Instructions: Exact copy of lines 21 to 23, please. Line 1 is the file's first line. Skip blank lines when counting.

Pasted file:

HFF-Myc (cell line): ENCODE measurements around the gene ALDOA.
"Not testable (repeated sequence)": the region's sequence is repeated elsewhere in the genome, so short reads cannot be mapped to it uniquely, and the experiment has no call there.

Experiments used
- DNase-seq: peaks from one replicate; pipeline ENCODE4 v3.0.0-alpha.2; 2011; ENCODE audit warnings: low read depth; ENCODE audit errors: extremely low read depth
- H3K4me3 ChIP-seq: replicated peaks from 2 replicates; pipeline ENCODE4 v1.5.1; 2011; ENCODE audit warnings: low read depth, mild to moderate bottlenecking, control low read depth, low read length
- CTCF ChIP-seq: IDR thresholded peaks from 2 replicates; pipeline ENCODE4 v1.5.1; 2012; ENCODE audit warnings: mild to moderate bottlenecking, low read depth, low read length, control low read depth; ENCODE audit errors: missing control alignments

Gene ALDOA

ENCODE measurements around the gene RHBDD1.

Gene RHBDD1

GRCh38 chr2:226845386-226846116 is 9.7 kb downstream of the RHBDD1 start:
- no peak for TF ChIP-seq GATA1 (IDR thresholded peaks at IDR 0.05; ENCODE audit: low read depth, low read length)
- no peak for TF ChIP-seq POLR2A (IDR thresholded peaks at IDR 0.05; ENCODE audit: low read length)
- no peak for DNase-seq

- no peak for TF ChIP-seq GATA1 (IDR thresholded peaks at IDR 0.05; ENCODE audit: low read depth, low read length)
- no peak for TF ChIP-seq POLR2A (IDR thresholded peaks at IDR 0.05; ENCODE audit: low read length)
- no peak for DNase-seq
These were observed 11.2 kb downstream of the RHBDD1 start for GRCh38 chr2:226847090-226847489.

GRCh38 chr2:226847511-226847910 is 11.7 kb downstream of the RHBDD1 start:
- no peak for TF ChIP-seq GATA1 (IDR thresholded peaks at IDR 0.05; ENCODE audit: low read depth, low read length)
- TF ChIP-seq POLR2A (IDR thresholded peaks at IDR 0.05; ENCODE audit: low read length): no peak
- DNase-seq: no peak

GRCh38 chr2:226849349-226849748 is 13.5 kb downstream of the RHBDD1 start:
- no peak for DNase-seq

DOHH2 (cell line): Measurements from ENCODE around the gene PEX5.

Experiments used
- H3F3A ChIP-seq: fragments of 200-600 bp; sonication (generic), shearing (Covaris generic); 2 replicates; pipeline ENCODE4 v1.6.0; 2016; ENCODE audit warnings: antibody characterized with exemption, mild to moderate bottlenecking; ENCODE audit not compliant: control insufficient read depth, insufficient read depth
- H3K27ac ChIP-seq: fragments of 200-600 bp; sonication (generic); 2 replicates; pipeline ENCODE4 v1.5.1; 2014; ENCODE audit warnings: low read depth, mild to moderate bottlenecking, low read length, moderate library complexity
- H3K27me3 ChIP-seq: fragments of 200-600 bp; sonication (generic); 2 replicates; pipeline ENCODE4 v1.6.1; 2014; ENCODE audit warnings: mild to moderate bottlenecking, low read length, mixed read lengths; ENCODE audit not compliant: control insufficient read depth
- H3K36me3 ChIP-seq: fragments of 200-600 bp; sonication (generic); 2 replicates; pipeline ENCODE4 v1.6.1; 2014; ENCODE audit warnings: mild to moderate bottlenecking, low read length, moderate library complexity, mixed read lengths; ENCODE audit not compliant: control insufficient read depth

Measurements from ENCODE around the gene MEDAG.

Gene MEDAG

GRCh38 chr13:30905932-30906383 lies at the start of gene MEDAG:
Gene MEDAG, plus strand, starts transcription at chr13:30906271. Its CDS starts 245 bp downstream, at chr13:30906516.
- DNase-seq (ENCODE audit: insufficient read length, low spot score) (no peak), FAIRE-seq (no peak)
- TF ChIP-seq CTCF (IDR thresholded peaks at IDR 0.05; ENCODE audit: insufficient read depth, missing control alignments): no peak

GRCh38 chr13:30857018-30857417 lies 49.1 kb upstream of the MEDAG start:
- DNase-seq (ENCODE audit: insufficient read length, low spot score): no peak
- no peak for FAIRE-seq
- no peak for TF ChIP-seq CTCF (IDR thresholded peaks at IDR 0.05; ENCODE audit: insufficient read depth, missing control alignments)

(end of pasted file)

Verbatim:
- DNase-seq: no peak

GRCh38 chr2:226849349-226849748 is 13.5 kb downstream of the RHBDD1 start:
- no peak for DNase-seq